By 2010, the central government raised land use and conservation planning to a new level of specificity and intricacy. The State Council launched the National Plan for Major Function Zones (NPMFZ), dividing all land into four function zones: land for priority development, land for key development, land for limited development, and land prohibited from development. This “ecological security strategy” conforms with the Twelfth Five-Year Plan (2011–2015), the Fifth National Report on the Implementation of the Convention on Biological Diversity (FNR) (MEP 2014), and the China National Biodiversity Conservation Strategy and Action Plan 2011–2030 (CNBCSAP 2010, 1). The short-term goals of the FNR, to be achieved by 2015, centered on in-situ and ex-situ conservation objectives, increasing forest coverage, developing biodiversity monitoring systems, management of genetic and other biological resources, reduction of pollutants, and building a more “environmentally friendly society” (MEP 2014, 3).
In-situ conservation was to be strengthened and terrestrial protected areas maintained on approximately 15 percent of the country’s land area, protecting 90 percent of national key protected species and typical ecosystem types primarily through the growing network of nature reserves (ziran baohuqu) complemented by scenic spots (fengjing mingshengqu), forest parks (senlin gongyuan), community-based conservation areas (ziran baohu xiaoqu), wild-plant protected sites (nongye yesheng zhiwu baohudian), wetland parks (shidi gongyuan), desert parks (shamo gongyuan), geological parks (dizhi gongyuan), special marine protected areas (haiyang tebie baohuqu), and germplasm conservation areas (zhongzhi ziyuan baohuqu) (MEPA 2014; Coggins 2017). Ex-situ conservation focused on endangered species and included 1) botanical gardens and zoos; 2) protection of crop germplasm; 3) protection of forage germplasm (for livestock); 4) protection of livestock genetic resources; 5) protection of forest/tree germplasm resources; 6) protection of non-woody, lower plant, fungal, micro-organism, and wild animal germplasm resources; and 7) protection of marine germplasm resources (MEP 2014).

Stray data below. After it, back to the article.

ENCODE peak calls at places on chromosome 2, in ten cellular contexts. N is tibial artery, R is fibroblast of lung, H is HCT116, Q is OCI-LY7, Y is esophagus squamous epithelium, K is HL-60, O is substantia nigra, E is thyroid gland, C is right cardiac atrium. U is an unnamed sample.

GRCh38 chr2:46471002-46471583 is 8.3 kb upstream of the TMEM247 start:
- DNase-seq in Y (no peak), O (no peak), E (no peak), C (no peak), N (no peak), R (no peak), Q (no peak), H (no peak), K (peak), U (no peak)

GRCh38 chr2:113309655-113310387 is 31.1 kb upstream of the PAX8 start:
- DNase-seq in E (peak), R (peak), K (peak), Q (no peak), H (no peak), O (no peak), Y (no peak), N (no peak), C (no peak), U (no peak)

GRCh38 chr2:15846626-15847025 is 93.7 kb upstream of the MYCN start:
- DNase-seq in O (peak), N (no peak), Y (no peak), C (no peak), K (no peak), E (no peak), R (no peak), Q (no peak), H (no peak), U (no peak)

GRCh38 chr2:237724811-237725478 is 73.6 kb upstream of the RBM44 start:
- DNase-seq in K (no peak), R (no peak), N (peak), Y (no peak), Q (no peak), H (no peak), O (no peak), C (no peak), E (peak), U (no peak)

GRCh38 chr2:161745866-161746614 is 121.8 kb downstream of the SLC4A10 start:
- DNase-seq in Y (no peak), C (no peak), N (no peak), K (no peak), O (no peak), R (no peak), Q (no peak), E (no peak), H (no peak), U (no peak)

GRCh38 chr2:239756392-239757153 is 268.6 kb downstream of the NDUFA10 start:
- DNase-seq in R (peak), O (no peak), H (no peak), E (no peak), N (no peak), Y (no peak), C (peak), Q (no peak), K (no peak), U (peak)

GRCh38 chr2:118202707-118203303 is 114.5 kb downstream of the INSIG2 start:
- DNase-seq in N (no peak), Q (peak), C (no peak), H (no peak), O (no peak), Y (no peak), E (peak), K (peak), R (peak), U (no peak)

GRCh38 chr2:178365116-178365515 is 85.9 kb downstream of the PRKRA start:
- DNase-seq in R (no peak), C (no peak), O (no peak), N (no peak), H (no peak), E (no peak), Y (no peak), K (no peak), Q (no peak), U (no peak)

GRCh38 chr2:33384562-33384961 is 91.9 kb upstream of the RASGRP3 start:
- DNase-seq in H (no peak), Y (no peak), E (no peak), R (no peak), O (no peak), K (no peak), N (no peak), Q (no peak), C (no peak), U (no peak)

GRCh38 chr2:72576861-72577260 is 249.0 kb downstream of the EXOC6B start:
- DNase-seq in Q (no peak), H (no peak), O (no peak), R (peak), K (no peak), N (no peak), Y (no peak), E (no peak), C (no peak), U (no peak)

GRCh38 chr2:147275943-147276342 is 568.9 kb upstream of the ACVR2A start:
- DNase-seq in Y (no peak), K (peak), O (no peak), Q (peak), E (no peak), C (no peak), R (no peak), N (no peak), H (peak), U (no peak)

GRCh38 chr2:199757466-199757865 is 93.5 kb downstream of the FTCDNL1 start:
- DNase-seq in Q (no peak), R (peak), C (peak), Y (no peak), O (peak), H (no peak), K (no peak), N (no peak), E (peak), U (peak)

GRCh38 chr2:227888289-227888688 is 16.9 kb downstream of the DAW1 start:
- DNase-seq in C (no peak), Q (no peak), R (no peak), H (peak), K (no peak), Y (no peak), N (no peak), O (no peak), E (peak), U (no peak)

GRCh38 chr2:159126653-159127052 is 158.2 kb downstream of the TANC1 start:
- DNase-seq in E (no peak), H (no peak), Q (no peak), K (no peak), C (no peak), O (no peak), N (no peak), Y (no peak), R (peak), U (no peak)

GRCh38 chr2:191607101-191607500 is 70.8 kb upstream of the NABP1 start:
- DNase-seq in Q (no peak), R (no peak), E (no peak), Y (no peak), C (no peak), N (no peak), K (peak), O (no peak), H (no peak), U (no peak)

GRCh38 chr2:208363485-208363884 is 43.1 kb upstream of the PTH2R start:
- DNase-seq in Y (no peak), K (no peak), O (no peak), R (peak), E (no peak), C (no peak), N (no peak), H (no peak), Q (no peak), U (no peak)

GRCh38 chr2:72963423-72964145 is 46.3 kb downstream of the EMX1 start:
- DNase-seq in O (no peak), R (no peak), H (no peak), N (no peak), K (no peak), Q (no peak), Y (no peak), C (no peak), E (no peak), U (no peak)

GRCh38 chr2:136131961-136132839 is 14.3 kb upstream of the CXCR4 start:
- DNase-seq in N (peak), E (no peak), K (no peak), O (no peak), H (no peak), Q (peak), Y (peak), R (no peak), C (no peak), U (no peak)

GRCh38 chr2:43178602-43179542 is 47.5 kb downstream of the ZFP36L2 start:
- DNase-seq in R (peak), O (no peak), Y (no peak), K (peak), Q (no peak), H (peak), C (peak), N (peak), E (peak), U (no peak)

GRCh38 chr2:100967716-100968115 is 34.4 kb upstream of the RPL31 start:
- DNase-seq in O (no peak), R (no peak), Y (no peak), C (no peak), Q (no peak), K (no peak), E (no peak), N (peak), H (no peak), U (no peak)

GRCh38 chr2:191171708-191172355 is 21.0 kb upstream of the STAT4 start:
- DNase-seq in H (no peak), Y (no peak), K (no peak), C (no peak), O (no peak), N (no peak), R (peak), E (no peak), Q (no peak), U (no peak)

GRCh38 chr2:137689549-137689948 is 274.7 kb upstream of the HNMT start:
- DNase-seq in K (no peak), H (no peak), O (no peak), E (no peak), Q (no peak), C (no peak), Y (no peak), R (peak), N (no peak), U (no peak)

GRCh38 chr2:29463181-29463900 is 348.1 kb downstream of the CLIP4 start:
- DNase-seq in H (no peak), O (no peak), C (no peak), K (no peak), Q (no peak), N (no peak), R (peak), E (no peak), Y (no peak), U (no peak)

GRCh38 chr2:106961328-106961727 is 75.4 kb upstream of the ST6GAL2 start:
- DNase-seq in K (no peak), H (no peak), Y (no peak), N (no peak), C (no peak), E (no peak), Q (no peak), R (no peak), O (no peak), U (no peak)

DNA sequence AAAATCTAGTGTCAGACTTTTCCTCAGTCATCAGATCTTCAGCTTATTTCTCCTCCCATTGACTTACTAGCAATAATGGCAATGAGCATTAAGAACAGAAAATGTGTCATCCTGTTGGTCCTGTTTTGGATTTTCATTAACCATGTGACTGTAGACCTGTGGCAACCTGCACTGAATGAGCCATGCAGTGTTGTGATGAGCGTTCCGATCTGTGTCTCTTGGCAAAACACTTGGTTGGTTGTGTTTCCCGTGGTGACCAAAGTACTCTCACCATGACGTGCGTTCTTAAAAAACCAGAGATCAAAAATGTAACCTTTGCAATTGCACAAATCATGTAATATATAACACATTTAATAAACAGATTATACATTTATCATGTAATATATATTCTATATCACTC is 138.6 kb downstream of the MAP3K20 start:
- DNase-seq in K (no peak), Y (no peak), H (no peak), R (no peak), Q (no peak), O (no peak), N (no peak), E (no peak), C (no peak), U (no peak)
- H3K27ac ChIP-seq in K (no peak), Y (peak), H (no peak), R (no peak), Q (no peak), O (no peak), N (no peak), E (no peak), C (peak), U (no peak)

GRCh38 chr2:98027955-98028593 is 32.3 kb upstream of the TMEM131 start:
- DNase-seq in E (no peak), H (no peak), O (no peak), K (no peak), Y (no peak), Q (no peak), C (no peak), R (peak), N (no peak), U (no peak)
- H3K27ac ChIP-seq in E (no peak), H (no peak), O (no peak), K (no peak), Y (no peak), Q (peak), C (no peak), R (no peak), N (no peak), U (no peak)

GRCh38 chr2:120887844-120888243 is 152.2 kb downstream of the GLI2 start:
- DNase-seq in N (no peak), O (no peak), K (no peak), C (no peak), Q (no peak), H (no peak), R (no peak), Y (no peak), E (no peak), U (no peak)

Short-term goals of the FNR were to increase forest coverage to 21.66 percent. By 2020, national forest holdings should have increased by roughly 10 percent over 2010 holdings. Mid-term goals for habitat restoration included strategies to decrease and reverse land degradation, including the control of salinized and desertified grasslands by improving grassland ecology and pastoral management. Coastal and near-shore biodiversity protection focused on reversing the degradation of near-shore marine habitats and the decline of marine biodiversity, while freshwater aquatic ecosystems were to be gradually restored and the depletion of fishery resources and species populations contained. Given the scope of this comprehensive, overlapping, and integrated national strategy for biodiversity conservation, the FNR calls for funding amounting to over 2.5 percent of GDP by 2020, and contributions from science and technology agencies exceeding 60 percent (MEP 2014). The FNR’s long-term goal is to have “effectively protected” biodiversity in China by 2030 (MEP 2014, 3).
Present Threats to Ecological Integrity and New Nature Conservation Challenges